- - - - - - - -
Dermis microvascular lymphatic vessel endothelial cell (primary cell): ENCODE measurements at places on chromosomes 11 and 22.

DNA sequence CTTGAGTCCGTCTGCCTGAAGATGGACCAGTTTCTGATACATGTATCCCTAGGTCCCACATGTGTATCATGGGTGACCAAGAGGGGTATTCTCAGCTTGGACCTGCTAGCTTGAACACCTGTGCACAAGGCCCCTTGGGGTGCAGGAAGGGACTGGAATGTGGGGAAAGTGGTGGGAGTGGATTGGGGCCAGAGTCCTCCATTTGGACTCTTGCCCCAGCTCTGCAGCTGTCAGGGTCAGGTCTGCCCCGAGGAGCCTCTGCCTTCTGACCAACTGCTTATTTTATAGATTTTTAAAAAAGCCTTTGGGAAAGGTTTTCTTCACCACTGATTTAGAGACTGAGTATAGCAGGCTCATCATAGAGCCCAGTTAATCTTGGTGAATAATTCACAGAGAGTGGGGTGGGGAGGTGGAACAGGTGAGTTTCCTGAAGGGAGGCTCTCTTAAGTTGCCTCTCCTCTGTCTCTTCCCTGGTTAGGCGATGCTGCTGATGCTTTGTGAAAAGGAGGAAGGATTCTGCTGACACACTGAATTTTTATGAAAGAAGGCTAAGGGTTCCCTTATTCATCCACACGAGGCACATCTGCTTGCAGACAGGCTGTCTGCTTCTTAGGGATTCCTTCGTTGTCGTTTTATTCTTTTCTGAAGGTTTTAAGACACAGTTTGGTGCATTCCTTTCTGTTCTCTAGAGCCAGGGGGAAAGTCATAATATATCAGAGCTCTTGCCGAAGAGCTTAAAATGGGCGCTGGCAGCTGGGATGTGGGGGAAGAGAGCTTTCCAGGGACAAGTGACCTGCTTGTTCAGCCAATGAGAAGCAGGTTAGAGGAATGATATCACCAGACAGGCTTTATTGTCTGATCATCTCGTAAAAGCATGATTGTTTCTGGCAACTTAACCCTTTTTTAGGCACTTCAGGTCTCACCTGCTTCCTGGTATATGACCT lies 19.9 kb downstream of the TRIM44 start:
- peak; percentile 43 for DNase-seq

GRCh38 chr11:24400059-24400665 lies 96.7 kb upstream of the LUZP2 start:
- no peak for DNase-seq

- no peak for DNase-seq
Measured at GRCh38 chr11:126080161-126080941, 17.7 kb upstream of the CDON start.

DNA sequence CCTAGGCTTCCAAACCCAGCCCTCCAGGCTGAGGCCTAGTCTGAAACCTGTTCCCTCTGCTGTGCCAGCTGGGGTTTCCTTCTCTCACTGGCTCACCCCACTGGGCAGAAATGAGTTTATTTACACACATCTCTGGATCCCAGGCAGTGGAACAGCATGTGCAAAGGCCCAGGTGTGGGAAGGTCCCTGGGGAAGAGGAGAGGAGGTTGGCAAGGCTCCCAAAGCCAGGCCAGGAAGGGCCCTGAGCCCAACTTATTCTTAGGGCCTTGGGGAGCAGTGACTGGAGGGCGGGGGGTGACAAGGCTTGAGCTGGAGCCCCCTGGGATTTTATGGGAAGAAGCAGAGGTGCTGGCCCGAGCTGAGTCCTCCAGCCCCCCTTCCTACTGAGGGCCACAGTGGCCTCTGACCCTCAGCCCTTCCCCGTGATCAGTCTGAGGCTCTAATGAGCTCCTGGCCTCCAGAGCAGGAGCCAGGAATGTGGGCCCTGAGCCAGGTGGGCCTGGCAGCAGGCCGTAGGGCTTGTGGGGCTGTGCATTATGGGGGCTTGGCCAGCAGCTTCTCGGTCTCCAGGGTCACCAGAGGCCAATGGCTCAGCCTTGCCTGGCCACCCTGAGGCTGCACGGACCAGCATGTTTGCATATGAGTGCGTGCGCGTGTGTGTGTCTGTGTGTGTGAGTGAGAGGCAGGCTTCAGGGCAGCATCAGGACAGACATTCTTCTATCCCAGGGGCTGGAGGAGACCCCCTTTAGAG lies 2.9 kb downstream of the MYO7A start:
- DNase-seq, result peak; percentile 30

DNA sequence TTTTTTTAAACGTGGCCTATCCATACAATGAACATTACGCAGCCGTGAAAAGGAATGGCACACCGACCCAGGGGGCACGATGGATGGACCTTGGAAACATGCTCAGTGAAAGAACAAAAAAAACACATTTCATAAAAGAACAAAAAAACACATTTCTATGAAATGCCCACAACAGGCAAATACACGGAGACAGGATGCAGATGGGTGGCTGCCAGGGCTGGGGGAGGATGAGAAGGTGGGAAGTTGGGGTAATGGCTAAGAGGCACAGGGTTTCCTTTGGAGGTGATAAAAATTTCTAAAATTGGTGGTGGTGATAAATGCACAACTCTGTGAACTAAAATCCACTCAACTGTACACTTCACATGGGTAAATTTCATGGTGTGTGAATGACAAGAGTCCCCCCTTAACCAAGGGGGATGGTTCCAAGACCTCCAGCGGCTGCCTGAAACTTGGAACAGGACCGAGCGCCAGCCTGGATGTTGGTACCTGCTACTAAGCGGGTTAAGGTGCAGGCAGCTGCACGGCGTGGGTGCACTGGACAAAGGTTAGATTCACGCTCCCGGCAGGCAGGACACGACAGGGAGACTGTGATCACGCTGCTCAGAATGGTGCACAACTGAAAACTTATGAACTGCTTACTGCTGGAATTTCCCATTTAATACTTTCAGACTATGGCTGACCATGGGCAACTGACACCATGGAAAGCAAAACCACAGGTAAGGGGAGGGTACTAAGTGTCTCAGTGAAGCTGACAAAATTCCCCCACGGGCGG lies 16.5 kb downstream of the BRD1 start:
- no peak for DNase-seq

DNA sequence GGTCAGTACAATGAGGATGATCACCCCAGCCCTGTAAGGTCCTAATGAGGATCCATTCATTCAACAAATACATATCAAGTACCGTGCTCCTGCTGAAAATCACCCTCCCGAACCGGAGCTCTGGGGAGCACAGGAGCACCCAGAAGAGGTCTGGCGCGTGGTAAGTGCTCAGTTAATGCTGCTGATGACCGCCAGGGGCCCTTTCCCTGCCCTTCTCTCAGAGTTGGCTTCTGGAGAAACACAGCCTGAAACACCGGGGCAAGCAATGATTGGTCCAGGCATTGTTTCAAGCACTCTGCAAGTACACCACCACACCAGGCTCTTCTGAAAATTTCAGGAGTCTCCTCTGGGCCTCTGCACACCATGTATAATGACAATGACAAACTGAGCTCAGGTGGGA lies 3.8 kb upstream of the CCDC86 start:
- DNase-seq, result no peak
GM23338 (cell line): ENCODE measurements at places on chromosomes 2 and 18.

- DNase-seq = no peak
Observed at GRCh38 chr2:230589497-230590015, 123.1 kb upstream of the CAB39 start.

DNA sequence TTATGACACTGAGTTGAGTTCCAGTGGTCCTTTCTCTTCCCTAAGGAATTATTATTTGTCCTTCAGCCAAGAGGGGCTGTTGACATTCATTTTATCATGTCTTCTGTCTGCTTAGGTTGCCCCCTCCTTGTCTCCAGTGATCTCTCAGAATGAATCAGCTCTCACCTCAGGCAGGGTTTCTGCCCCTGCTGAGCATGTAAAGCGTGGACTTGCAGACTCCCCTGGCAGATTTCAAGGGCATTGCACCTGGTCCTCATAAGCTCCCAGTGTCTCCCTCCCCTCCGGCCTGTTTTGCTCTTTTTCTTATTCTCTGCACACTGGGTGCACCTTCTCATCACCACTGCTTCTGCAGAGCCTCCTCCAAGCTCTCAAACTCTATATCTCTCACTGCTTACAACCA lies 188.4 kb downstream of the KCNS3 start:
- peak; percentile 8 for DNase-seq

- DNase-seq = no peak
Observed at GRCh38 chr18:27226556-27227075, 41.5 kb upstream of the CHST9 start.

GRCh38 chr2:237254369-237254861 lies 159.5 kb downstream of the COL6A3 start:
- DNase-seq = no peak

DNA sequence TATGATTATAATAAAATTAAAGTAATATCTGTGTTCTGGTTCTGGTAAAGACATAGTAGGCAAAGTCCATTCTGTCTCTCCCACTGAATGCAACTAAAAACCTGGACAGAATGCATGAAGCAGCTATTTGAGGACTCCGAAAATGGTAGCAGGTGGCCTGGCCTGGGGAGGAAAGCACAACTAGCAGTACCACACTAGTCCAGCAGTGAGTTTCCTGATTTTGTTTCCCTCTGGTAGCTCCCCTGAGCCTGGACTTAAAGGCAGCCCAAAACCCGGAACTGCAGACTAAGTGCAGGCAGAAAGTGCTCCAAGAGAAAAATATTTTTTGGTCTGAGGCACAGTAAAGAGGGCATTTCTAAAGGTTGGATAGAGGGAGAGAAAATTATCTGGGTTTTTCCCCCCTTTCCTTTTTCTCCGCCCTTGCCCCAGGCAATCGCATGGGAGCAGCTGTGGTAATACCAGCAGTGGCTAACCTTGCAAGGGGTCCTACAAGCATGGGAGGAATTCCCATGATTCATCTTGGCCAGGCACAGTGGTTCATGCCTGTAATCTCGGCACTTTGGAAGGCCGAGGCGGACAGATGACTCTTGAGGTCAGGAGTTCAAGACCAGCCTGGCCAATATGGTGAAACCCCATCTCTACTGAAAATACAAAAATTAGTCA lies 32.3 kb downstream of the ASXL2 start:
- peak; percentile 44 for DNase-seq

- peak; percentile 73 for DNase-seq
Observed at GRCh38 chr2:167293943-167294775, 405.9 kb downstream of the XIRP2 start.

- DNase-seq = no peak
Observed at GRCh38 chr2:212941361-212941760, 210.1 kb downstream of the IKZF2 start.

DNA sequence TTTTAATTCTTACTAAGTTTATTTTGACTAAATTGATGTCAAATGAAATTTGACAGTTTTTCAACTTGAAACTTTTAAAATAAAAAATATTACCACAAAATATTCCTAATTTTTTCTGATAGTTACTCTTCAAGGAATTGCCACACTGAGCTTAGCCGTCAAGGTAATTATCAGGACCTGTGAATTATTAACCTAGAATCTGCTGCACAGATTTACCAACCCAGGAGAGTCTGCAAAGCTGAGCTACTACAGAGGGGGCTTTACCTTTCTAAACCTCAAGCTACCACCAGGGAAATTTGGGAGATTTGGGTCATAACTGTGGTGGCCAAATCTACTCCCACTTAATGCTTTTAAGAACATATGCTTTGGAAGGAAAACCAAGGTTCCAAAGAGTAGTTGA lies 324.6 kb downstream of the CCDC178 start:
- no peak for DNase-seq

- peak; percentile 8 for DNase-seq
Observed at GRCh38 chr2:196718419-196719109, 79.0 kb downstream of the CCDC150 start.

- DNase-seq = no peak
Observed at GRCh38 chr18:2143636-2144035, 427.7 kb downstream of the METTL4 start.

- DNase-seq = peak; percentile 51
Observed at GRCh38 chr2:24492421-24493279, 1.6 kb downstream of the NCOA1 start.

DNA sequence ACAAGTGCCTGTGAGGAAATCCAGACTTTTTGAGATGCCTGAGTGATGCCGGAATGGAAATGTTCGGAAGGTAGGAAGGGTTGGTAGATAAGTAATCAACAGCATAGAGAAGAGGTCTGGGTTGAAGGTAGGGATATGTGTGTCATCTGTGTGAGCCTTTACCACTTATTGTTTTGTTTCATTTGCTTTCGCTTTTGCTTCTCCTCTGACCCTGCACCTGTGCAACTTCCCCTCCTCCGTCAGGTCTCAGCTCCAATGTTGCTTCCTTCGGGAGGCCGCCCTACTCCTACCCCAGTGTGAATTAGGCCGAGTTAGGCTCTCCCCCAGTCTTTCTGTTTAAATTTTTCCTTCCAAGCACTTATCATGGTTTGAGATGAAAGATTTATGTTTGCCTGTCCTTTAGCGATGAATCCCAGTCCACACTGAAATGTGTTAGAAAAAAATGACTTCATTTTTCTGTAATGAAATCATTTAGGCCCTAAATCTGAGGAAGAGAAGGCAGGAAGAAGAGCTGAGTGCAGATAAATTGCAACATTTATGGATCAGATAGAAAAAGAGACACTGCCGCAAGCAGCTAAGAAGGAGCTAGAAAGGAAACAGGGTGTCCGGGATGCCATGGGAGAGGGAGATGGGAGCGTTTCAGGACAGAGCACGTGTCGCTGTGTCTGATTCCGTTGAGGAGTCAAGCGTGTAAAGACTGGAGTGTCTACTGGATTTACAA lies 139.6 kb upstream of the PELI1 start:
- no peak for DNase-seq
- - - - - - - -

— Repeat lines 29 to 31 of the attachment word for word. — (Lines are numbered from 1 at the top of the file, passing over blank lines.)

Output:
DNA sequence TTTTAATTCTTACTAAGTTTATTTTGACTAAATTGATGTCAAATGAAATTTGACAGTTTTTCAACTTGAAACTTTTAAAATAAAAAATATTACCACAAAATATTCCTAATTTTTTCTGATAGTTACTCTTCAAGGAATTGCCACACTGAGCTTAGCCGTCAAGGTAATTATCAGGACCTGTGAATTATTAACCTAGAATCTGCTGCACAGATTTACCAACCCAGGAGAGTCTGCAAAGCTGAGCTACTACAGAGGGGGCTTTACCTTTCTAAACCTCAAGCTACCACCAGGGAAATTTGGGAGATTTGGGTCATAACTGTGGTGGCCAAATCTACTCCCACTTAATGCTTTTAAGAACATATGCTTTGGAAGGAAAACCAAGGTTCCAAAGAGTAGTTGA lies 324.6 kb downstream of the CCDC178 start:
- no peak for DNase-seq

- peak; percentile 8 for DNase-seq